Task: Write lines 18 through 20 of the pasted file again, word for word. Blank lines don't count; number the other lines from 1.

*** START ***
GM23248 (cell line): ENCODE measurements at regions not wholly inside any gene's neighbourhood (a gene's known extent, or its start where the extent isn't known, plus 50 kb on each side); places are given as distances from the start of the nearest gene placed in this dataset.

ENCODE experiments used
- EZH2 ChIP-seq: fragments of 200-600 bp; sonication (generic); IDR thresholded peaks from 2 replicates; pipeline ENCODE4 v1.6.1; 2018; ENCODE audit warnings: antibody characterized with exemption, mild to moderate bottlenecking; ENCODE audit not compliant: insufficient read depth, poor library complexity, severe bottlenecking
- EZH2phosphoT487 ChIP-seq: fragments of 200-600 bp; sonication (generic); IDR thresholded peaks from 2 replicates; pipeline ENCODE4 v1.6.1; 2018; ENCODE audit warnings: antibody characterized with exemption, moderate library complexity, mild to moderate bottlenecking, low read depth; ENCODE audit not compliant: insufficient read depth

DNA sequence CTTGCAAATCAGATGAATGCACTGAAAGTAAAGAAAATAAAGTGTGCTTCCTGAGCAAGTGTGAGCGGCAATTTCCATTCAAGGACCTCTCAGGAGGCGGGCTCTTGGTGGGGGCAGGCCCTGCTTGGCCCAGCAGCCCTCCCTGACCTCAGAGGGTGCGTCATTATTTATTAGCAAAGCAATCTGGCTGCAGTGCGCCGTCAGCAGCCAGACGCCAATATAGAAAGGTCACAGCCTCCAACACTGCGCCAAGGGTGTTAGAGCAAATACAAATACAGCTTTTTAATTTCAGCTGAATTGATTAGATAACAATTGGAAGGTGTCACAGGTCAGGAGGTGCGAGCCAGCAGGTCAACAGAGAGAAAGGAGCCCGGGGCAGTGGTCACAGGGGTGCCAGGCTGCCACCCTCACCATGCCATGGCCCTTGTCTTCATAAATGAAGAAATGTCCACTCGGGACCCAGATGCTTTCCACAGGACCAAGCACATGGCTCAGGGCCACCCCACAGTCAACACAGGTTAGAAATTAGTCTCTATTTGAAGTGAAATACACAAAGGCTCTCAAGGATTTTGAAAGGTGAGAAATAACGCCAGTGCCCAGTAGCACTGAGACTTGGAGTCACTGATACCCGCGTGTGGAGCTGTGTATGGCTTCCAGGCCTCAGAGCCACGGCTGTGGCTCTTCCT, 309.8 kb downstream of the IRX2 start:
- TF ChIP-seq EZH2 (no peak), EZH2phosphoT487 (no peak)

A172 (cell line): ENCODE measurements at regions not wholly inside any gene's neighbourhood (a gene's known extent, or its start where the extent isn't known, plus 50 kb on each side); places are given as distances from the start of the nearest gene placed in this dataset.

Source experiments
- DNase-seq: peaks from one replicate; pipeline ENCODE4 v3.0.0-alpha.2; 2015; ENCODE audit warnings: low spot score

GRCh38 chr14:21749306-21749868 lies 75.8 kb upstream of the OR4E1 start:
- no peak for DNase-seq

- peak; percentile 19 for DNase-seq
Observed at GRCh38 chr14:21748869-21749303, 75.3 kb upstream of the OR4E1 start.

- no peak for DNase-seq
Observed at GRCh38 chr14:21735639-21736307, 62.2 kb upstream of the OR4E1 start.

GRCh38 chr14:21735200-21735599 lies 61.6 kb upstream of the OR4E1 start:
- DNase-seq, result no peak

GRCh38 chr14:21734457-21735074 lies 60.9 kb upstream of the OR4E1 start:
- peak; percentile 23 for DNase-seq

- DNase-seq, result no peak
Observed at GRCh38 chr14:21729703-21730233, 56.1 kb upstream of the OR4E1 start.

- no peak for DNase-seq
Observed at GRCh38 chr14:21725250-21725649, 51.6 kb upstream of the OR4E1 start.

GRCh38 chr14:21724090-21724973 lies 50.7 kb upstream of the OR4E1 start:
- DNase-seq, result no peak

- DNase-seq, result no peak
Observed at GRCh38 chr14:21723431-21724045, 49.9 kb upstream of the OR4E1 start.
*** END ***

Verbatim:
GRCh38 chr14:21734457-21735074 lies 60.9 kb upstream of the OR4E1 start:
- peak; percentile 23 for DNase-seq

- DNase-seq, result no peak